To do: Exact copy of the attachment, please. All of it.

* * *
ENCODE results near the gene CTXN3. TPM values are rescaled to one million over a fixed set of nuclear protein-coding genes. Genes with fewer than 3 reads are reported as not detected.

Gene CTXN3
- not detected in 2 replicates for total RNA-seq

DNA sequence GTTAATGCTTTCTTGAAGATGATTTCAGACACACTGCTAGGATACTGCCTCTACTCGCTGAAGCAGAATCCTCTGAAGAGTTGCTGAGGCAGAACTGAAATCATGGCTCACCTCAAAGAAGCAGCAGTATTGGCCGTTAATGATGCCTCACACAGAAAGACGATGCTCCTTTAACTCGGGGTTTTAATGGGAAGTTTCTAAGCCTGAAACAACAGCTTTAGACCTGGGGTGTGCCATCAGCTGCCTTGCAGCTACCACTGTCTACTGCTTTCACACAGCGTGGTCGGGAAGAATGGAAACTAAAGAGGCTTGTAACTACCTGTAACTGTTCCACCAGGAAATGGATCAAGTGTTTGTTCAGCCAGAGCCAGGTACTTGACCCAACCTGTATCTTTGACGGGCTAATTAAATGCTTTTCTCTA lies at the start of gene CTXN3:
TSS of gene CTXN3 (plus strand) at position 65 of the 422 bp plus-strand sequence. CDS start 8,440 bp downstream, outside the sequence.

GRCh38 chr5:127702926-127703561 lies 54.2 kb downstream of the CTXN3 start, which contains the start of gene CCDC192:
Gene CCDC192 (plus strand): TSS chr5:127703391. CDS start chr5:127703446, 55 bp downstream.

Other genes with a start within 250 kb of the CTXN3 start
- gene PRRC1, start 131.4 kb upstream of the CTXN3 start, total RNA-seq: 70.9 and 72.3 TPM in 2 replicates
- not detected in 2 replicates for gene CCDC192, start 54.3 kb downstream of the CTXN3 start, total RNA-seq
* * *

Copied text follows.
ENCODE results near the gene CTXN3. TPM values are rescaled to one million over a fixed set of nuclear protein-coding genes. Genes with fewer than 3 reads are reported as not detected.

Gene CTXN3
- not detected in 2 replicates for total RNA-seq

DNA sequence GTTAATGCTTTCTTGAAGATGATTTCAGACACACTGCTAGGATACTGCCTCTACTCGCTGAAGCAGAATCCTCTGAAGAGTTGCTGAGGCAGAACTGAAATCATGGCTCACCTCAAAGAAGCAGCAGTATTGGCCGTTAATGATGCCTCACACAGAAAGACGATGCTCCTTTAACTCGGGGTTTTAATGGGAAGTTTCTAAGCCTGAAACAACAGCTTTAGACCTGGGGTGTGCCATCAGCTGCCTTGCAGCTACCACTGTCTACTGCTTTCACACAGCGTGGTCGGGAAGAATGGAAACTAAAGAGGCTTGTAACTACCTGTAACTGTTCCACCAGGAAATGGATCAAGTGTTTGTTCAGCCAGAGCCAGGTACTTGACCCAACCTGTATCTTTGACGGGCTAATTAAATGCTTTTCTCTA lies at the start of gene CTXN3:
TSS of gene CTXN3 (plus strand) at position 65 of the 422 bp plus-strand sequence. CDS start 8,440 bp downstream, outside the sequence.

GRCh38 chr5:127702926-127703561 lies 54.2 kb downstream of the CTXN3 start, which contains the start of gene CCDC192:
Gene CCDC192 (plus strand): TSS chr5:127703391. CDS start chr5:127703446, 55 bp downstream.

Other genes with a start within 250 kb of the CTXN3 start
- gene PRRC1, start 131.4 kb upstream of the CTXN3 start, total RNA-seq: 70.9 and 72.3 TPM in 2 replicates
- not detected in 2 replicates for gene CCDC192, start 54.3 kb downstream of the CTXN3 start, total RNA-seq